Definition of crocus in US English:


nounPlural crocuses, Plural croci

  • A small, spring-flowering plant of the iris family, which grows from a corm and bears bright yellow, purple, or white flowers.

    Genus Crocus, family Iridaceae

    See also autumn crocus
    • ‘In 1960, filming was in winter, and daffodils and crocuses had to be brought in and planted to suggest spring's arrival.’
    • ‘Autumn is the time to put in bulbs for early spring including snow-drops, daffodils, crocuses, lilies and bluebells.’
    • ‘Other fun bulbs for easy forcing include colorful hyacinths, crocuses and narcissi.’
    • ‘‘Sprinkle’ some crocuses, daffodils, and of course tulips between your flower beds.’
    • ‘Nothing says spring quite like a daffodil, crocus or tulip.’
    • ‘Spring-flowering bulbs such as tulips, crocuses, hyacinths, daffodils, and irises are universal symbols of spring.’
    • ‘The only sure-fire way to protect tulips and crocuses and other tasty bulb treats from squirrels is to lay wire mesh such as chicken wire on top of the bed.’
    • ‘It is the season to plant flowering bulbs such as tulips, narcissi, crocuses and hyacinths.’
    • ‘Crocuses and daffodils need to be planted in early fall because they're the first to bloom in springtime.’
    • ‘Fall is the season to plant trees, turf grasses and spring-blooming flower bulbs such as tulips, daffodils, hyacinths and crocuses.’
    • ‘In spring the flowers, the daffodils and crocuses are an amazing sight.’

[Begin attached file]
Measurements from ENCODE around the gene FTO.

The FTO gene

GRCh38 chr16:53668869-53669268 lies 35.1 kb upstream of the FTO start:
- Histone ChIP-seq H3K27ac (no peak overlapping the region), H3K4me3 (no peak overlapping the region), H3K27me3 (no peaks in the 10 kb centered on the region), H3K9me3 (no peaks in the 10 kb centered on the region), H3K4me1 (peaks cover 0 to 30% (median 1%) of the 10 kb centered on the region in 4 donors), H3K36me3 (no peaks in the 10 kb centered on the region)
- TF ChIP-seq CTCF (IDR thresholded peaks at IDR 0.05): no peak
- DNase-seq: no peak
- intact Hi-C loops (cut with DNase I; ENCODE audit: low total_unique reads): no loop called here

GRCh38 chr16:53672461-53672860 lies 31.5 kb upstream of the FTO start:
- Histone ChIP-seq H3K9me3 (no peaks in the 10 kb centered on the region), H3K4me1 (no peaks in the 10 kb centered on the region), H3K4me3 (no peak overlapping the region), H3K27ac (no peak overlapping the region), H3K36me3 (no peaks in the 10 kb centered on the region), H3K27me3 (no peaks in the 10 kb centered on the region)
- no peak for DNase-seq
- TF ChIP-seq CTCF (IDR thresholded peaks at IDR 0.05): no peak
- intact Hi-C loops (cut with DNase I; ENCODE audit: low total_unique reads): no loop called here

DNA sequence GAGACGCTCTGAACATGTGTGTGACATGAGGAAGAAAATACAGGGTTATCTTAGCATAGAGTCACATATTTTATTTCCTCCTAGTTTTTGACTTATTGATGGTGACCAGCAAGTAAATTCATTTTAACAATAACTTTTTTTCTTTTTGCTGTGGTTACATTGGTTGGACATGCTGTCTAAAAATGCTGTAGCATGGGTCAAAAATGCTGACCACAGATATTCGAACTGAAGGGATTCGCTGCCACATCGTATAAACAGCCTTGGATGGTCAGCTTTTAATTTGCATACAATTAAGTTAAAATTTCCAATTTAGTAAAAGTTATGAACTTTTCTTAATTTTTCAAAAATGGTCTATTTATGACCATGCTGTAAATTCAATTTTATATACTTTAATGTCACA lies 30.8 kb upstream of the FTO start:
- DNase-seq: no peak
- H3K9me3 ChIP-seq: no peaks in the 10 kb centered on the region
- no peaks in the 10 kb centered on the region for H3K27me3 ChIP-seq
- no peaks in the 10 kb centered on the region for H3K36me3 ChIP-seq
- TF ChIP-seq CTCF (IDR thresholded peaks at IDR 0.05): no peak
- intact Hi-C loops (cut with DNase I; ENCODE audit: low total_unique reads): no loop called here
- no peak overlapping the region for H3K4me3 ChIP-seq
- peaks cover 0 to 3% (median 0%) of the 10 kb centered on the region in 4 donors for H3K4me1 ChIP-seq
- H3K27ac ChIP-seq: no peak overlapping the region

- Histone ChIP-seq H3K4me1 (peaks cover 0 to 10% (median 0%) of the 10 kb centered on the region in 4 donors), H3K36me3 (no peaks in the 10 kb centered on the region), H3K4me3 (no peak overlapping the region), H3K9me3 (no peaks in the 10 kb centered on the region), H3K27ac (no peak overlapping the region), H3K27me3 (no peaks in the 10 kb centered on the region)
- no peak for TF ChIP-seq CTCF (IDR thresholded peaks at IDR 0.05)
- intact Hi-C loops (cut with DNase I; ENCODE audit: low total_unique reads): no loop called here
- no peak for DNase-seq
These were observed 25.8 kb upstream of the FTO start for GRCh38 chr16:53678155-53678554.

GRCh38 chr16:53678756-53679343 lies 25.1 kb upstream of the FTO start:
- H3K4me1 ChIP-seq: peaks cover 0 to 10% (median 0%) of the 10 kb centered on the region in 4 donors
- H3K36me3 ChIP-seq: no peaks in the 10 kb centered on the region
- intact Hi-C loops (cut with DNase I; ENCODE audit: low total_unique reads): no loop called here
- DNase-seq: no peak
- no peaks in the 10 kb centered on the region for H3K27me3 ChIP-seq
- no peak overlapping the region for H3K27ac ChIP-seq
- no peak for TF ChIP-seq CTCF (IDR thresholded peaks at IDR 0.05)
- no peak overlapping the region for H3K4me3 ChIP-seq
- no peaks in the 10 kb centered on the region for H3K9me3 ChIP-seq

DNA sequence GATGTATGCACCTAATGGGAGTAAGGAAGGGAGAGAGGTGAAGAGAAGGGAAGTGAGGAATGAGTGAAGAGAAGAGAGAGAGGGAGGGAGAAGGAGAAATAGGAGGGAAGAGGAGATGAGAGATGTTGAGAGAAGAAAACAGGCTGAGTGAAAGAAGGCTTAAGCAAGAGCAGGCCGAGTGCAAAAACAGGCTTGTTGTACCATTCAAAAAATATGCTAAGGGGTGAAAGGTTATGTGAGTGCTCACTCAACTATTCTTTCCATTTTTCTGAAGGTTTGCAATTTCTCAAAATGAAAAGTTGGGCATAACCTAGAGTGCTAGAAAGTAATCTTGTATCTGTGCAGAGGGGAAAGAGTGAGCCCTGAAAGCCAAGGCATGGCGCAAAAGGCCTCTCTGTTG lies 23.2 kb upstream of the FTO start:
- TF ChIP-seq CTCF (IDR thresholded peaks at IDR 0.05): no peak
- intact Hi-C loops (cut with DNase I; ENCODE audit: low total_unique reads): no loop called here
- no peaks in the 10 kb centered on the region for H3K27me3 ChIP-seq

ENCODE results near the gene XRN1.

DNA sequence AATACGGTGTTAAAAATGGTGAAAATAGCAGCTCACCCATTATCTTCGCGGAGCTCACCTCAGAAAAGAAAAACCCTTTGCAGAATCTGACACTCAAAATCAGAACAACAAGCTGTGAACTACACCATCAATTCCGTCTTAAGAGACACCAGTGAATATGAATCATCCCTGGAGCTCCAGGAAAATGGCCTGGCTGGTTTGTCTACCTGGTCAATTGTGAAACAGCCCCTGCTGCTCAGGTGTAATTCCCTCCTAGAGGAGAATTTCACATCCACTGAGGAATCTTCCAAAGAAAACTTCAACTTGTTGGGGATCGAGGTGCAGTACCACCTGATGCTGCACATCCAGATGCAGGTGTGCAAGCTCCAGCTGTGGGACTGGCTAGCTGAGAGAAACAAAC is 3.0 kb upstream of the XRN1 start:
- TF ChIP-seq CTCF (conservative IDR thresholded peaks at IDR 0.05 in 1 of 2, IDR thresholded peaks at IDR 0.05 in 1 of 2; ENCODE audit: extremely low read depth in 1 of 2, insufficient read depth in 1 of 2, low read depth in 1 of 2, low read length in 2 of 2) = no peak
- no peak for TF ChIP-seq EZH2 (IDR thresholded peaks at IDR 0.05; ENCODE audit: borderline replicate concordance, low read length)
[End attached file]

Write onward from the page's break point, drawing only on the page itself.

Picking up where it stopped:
• ‘The signs of early spring are all around, with plants such as snowdrops and crocuses making their appearance as normal.’
    • ‘Indulge yourself - or treat a friend - with instant plantings of colorful tulips, daffodils, hyacinths, crocuses, Iris reticulata and other spring flowers.’
    • ‘For 15 years he has carefully planted crocuses and snowdrops around lamp posts, on verges and beside a phone box in his street.’
    • ‘Like snowdrops, crocuses will multiply each year.’
    • ‘Children, their parents and other residents spent yesterday morning tidying up the embankment, which will bloom with crocuses and daffodils next spring.’
    • ‘The tulip is followed in popularity by the daffodil and other narcissi, the gladiolus, the lily and the crocus.’
    • ‘We plant crocuses in terracotta pots in the cool greenhouse using a peat-free compost with at least 25% extra grit for drainage.’
    • ‘Your hyacinths, tulips, daffodils, crocuses, and grape-hyacinths can be saved for planting in the garden.’
    • ‘As far as planting goes, the smaller crocus should be planted so the tips of the bulb are two inches below the soil's surface.’


Late Middle English (also denoting saffron, obtained from a species of crocus): via Latin from Greek krokos, of Semitic origin and related to Hebrew karkōm and Arabic kurkum.